Why Form a Union?
Employees can solve problems at work more effectively as a group. Through forming a union and negotiating a contract, employees can secure the things they like about their job, and they can make changes in areas that need improvement.
White-collar and blue-collar workers agree: With a union, they have a concrete way to improve their jobs and their lives. Unions get results.
A Voice at Work
If employees don’t have a voice at work, they can gain one through a union. If they face unfair treatment, they can negotiate policies that ensure fairness. If they have low wages and poor benefits, they have a way to demand better. If they have concerns about staffing levels, overtime, safety or other conditions of work, they can have a voice in making change.
Union membership helps raise workers’ pay and narrow the income gap experienced by minorities and women. Union workers earn 28 percent more than nonunion workers, according to the U.S. Department of Labor’s Bureau of Labor Statistics. Their median weekly earnings for full-time wage and salary work were $696 in 2000, compared to $542 for their nonunion counterparts.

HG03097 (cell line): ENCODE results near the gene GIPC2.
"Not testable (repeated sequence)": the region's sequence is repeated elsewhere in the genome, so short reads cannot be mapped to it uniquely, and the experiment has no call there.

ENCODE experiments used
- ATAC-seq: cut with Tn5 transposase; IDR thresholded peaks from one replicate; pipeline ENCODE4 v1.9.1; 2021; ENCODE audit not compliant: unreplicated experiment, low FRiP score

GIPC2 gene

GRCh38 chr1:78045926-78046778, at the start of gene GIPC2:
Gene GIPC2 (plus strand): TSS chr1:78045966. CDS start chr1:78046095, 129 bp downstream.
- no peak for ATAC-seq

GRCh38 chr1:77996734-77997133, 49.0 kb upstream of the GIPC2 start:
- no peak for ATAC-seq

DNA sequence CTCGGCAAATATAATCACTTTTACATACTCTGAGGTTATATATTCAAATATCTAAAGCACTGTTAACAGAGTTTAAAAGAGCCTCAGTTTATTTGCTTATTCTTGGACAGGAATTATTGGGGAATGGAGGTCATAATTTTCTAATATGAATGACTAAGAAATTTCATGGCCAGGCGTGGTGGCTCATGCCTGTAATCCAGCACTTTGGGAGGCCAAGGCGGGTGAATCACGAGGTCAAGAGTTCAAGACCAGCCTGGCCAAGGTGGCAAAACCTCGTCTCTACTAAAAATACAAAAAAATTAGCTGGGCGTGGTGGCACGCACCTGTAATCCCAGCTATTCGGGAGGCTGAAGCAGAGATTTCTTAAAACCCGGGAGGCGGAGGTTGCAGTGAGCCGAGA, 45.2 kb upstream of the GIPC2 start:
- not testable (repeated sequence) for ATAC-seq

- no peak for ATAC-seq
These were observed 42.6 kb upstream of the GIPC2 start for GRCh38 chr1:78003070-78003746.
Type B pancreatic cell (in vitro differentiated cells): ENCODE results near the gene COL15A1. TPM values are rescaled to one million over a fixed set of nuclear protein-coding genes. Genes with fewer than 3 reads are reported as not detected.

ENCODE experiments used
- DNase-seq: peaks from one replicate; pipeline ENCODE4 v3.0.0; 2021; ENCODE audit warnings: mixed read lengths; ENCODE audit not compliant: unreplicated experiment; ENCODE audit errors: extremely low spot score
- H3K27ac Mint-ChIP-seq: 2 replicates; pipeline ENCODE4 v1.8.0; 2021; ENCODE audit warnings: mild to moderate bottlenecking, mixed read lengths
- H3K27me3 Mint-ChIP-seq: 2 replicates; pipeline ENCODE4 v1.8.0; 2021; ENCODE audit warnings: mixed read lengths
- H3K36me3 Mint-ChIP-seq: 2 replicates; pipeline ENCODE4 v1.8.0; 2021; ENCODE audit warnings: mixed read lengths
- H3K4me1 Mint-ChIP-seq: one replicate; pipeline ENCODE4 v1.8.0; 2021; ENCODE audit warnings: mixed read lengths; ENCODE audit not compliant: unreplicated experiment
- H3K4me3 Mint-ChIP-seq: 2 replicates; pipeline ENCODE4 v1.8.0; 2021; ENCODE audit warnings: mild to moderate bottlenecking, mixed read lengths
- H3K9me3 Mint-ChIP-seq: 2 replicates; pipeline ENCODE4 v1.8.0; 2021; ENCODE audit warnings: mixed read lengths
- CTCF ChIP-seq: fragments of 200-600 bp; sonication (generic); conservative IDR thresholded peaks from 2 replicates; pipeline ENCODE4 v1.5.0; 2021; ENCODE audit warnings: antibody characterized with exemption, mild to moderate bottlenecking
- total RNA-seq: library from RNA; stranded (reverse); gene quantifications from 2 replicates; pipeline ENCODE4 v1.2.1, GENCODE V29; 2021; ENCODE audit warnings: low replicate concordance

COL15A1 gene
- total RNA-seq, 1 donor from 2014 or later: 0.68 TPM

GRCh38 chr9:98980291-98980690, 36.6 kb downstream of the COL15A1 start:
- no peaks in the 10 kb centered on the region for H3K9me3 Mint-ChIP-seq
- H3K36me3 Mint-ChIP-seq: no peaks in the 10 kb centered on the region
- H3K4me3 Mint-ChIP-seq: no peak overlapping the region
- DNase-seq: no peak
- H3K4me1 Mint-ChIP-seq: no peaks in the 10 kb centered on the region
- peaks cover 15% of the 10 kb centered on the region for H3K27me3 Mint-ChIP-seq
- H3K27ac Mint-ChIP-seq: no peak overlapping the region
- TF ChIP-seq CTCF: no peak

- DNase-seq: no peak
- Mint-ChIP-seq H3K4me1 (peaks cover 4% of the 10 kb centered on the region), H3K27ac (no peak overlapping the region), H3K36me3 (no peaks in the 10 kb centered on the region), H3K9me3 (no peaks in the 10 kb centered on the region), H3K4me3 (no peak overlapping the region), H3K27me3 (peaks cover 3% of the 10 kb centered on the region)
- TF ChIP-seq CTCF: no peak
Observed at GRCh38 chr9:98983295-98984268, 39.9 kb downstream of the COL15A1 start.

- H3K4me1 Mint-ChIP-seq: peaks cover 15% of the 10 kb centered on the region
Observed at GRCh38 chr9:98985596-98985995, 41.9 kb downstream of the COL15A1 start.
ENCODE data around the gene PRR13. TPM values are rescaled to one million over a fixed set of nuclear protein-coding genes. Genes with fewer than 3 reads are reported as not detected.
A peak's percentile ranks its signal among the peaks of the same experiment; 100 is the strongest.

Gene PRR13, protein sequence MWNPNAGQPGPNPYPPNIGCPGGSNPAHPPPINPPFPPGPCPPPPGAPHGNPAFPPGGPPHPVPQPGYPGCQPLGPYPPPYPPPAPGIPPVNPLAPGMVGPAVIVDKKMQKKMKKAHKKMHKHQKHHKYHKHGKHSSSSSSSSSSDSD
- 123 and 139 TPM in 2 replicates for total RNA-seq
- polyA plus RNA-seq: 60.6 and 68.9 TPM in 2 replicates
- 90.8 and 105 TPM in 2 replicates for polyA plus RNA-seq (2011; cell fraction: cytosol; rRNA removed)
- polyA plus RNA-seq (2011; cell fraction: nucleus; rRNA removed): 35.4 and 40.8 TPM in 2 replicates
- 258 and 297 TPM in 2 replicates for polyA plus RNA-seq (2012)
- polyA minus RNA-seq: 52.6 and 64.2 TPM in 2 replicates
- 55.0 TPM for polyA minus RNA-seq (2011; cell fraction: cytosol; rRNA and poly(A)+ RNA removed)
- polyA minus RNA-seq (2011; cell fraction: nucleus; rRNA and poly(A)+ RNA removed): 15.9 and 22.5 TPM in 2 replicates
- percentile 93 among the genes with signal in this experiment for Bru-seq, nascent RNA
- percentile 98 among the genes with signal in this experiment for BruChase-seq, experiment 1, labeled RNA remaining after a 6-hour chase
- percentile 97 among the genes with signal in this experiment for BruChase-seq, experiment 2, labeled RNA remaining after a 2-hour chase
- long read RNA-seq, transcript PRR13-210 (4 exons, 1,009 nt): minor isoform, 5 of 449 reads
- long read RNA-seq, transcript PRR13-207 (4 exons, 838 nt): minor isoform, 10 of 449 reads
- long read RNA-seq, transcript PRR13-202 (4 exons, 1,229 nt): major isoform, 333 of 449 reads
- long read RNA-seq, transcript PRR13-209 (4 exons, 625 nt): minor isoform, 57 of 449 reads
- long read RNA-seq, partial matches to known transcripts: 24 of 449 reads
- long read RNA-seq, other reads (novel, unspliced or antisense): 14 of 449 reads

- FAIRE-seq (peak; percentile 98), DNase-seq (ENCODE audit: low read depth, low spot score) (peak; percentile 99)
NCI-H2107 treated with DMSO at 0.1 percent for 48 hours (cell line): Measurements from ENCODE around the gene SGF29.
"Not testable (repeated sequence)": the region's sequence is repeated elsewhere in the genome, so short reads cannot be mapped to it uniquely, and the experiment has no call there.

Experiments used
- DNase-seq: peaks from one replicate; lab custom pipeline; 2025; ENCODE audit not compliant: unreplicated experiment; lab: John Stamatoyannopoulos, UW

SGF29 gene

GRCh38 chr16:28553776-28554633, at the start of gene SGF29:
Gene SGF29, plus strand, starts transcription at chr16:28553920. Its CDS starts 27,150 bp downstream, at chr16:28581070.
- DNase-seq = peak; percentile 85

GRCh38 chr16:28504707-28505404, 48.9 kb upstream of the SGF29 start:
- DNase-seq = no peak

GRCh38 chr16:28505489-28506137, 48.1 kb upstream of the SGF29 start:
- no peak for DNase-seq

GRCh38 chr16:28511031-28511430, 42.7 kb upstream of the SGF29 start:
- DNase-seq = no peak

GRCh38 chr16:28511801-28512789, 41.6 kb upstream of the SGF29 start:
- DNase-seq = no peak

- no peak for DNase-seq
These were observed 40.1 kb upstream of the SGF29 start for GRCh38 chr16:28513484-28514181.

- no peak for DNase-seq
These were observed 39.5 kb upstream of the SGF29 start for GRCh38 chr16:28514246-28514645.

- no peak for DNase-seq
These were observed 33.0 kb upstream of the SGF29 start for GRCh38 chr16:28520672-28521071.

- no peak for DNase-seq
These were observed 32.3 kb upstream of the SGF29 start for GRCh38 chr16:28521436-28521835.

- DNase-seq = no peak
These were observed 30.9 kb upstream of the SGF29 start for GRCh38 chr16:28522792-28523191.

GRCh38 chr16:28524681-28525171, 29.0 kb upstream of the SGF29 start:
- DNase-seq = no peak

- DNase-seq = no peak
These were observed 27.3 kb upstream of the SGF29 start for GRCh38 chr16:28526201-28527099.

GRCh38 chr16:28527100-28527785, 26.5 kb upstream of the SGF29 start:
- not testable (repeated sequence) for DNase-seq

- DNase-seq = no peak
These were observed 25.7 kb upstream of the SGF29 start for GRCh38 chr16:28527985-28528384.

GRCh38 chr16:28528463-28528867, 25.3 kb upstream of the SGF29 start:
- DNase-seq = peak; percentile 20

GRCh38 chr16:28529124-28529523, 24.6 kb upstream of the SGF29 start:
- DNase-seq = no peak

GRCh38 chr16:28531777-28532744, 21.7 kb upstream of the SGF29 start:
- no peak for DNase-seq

The union wage benefit is even greater for minorities and women. Union women earn 31 percent more than nonunion women; African American union members earn 37 percent more than their nonunion counterparts and for Latino workers, the union advantage totals 55 percent.
On average, union members make $207 more dollars a week than non-union workers.
That’s $10,000 more each year, according to the latest report from the U.S. Bureau of Labor Statistics.
Union workers are more likely than their nonunion counterparts to receive health care
and pension benefits, according to the Bureau of Labor Statistics.
In 1997, 86 percent of union workers in medium and large establishments had medical care benefits, compared with only 74 percent of nonunion workers.
Union workers also are more likely to have retirement and short-term disability benefits.